Contractors in the region are turning to increasingly innovative technologies to treat water and wastewater more efficiently
When you need to provide water to a herd of 25,000 cattle in the middle of the Saudi desert, finding sufficient supplies can be a struggle. Saudi dairy group Almarai, to which the herd belongs, uses an average of 2,500 cubic metres of water a day. This compares with domestic per capita consumption of water of 979 cubic metres a year in Saudi Arabia. Almarai, in line with other companies, is now under growing pressure from the government to curtail its water use. The need to conserve every last drop of water has become critical to its business.
The company is one of a growing number of businesses that have looked to technological solutions to reduce water usage.
The need to re-use water is becoming more pressing across the globe, as regulators insist that firms substantially reduce the amount of water that is wasted in the industrial process.
Levels of water re-use in the Gulf are improving. Some 70 per cent of wastewater is re-used in a number of countries, including Qatar, while Abu Dhabi is aiming for 100 per cent wastewater re-use in the emirate by 2015.
Zero liquid discharge (ZLD) is the term used for the latest and most high-tech development in water re-use. ZLD involves the use of evaporators and crystallisers to create solid waste from wastewater streams and reduce water waste to a minimum.
In North American and Europe, ZLD is a popular technology for large-scale industrial and commercial users. The goal of a well-designed ZLD system is to minimise the volume of liquid waste that requires treatment, while producing a clean stream suitable for use elsewhere.
Companies are able to reduce water discharge in a number of other ways, without having to opt for ZLD. “Before we get to using ZLD, there are a number of other major improvements that can be made on existing systems and infrastructure to efficiently re-use and conserve water, such as limiting pipeline leakages and evaporation losses on open tanks,” says Tawfiq Abu Soud, executive director of the UAE’s Drake & Scull International. “New technologies promise to free up power presently used by reverse osmosis plants.”
“New technologies promise to free up power presently used by reverse osmosis plants”
Tawfiq Abu Soud, executive director, DSI
Water required for irrigation, for example, can now be obtained by recycling wastewater at an energy consumption rate of 1-2 kWhrs/cubic metre, compared with seawater desalination, which at best only operates at just under 4 kWhrs/cubic metre and has the added disadvantage of high salt return to the environment, says Abu Soud.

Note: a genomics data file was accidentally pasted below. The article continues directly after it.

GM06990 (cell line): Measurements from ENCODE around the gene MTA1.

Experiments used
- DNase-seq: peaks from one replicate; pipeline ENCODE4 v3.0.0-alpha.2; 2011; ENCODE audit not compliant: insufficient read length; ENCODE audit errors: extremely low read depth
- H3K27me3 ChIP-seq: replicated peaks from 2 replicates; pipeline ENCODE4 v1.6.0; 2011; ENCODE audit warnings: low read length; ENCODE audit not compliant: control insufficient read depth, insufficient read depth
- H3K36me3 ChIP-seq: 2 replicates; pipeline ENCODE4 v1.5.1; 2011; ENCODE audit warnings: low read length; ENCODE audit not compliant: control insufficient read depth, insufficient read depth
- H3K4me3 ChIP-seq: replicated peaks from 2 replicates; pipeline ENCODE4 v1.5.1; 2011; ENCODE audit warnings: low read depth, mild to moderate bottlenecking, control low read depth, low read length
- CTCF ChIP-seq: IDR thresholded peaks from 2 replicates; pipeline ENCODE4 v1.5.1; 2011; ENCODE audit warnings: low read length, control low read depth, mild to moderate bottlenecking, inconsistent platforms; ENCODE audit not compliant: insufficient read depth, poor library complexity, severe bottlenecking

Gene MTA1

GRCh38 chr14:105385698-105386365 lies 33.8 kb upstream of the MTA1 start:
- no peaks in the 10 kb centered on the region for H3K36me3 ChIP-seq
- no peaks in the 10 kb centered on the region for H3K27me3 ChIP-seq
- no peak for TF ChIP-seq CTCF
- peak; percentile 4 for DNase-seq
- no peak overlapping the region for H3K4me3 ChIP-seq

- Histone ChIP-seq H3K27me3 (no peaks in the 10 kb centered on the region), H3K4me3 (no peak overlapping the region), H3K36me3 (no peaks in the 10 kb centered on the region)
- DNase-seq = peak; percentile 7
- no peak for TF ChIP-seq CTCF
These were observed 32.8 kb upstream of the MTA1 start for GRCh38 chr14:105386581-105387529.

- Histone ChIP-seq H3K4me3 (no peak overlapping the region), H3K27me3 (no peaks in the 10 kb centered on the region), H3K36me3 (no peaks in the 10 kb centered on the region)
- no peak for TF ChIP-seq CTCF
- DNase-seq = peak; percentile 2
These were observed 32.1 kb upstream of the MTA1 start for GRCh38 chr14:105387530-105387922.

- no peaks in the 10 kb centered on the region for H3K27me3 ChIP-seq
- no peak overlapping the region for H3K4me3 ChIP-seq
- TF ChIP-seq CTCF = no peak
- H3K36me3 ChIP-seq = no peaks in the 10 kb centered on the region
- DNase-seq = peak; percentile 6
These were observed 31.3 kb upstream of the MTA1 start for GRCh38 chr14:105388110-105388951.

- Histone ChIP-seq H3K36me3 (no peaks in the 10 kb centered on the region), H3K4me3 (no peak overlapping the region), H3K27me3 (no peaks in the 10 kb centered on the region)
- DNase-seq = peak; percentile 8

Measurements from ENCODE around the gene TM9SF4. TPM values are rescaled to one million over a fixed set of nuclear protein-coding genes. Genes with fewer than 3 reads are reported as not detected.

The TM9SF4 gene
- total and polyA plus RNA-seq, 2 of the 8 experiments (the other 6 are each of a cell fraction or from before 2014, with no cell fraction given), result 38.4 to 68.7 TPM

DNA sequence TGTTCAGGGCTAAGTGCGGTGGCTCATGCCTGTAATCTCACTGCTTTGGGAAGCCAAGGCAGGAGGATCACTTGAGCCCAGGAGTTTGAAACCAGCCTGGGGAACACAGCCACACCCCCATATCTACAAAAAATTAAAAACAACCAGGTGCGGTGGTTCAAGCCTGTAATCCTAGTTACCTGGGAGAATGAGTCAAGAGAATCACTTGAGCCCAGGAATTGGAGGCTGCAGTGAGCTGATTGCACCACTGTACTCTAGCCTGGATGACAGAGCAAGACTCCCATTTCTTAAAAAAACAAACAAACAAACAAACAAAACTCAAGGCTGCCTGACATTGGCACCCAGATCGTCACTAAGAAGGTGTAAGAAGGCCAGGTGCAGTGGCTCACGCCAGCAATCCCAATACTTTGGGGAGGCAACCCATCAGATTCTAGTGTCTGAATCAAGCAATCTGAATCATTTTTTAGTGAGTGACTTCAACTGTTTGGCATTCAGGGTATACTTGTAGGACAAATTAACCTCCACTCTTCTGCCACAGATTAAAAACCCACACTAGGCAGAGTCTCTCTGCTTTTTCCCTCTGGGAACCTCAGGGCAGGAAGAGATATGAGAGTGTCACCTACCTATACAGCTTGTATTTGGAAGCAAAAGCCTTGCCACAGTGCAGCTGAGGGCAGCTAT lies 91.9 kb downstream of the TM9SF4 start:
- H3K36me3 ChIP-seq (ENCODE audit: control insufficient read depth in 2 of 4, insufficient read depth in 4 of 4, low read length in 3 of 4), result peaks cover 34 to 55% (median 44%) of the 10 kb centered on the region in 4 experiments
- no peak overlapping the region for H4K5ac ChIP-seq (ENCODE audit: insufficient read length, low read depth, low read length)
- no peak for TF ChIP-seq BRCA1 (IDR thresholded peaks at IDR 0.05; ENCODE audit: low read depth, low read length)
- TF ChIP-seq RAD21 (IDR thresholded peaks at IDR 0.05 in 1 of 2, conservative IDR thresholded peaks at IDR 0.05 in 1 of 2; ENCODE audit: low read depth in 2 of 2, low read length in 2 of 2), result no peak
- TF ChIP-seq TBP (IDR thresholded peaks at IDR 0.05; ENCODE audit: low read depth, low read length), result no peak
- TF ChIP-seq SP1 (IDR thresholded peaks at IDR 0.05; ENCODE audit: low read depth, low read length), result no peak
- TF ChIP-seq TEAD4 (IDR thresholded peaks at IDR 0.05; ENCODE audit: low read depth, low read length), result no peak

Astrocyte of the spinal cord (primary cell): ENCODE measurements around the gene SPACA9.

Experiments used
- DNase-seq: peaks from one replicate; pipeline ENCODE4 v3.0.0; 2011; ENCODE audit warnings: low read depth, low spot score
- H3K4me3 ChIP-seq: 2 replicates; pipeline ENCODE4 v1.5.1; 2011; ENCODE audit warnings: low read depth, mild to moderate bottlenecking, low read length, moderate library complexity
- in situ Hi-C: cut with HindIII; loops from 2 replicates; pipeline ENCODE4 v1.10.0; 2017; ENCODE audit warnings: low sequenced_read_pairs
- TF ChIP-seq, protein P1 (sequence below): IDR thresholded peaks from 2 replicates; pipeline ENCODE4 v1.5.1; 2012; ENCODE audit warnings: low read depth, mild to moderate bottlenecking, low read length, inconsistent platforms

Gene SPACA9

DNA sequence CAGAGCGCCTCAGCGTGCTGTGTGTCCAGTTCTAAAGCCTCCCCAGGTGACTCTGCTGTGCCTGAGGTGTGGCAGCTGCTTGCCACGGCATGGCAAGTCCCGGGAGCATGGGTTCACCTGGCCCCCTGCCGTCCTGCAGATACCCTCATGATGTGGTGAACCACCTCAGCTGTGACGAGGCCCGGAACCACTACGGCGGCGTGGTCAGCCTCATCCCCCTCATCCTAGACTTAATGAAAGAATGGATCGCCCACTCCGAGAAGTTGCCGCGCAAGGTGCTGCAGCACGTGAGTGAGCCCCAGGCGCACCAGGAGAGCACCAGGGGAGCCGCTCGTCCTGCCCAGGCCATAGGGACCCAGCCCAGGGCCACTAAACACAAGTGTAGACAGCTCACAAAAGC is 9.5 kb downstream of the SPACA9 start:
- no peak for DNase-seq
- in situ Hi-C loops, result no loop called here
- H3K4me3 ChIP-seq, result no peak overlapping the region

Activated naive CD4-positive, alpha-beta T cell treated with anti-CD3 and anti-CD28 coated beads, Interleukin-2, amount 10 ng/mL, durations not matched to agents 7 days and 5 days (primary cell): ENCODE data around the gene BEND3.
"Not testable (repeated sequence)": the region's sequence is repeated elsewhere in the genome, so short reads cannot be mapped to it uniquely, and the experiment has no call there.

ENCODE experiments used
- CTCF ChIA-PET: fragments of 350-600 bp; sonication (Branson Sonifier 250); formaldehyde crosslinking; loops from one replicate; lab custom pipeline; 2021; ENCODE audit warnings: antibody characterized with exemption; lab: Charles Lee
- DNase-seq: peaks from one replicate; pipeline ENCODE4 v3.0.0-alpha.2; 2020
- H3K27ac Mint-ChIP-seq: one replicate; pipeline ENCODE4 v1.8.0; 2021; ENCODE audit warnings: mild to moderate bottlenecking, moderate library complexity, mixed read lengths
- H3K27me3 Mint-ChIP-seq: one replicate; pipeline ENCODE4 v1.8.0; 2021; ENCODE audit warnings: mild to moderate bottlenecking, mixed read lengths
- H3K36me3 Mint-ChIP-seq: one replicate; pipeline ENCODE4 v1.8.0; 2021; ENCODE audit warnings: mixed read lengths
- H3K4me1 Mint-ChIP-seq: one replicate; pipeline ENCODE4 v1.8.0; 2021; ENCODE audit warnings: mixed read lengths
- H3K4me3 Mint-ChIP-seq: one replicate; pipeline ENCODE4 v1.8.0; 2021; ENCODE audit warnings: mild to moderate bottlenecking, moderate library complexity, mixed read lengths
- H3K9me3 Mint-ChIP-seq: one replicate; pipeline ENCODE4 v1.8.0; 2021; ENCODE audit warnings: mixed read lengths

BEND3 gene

With Qatar leading the way, ZLD is starting to make inroads in the Middle East – although the technology remains in its infancy, as regulatory pressure on industries to reduce their water usage still lags behind the pressure exerted by governments in the industrialised Western world.
“Regulations in Europe and North America are tough on the discharging of effluents. It is not permitted at all. But in the Middle East the regulations aren’t that stringent,” says Sushil Bajaj, business development manager at the US’ Aquatech, one of the three leading ZLD providers, along with France’s Veolia and the US’ GE.
The regulatory push is critical as ZLD equipment tends to be expensive. More work is needed to encourage uptake of wastewater re-use in the Middle East. Currently, the bulk of wastewater that is re-used in the Gulf is sewage water from cities, which is used to irrigate gardens, but there is more that could be done. In particular, industrial users could re-use far more within their own plant complexes.
ZLD has a number of benefits, not least in achieving the most effective reduction in plant water consumption of all available systems. While reverse osmosis and other membrane technologies can cut wastewater streams by 80 per cent or more, say experts, most industrial facilities still end up with a significant flow of concentrated liquid waste.
ZLD systems, in contrast, is far more efficient and can achieve a 90 per cent reduction in consumption. A further benefit of ZLD is that it produces high-quality distillate that can be recycled.
In areas of acute water shortages, using ZLD can also work out cheaper over the life of a plant, despite its higher initial set-up expense. And sites once considered unsuitable for industrial use, due to inadequate wastewater disposal facilities, may be made viable through the use of ZLD technology.
The need to manage the industrial water cycle is prompting greater interest in ZLD techniques. In the Middle East, it is Qatar that is leading the way. However, there are some disadvantages to ZLD, as with other technologies. Desalination process produces two streams: clean water and brine that must be disposed of. The Qatar government says it is concerned about potential brine-related problems and – supported by large oil and gas revenues – is seeking to develop better desalination methods, including ZLD.
On 1 February, Qatar’s Texas A&M University launched a new initiative, the Qatar Sustainable Water & Energy Utilisation Initiative, which will build on the expertise available at the university to include efficient re-use and ZLD systems. The university joined with Qatar Science & Technology Park to launch a project that would remove salt from groundwater via ZLD in 2008.
This innovation is intended to remove the salt chemically via a lime-aluminium process. If successful, the technology could be commercialised and exported.
The US’ GE Water already backs the use of ZLD technology to produce salt for commercial purposes – the firm has developed a ZLD seawater desalination system that produces fresh water and pure salt that is used to produce commercial-grade chlorine gas and caustic soda.
“GE Water considers the Middle East a key region for ZLD systems,” says a spokesman for GE. “As fresh water demand continues to grow and exceeds available supply, water recovery and re-use using ZLD will increase.”
“The first thing will be to make companies in the Gulf work towards water re-use and then slowly go over to ZLD”
Sushil Bajaj, Aquatech
Qatar is also in the vanguard on the regulatory front, encouraging state energy group Qatar Petroleum and its joint venture partners to install ZLD technology in new plant facilities. QP now specifies ZLD systems for all new industrial projects.
At the Shell-operated, Pearl gas-to-liquid (GTL) project, ZLD is already in use. France’s Veolia Water Solutions & Technologies was selected to provide an environmentally sound water treatment complex to treat effluents from the plant with the highest efficiency of water reuse, resulting in no discharge of water.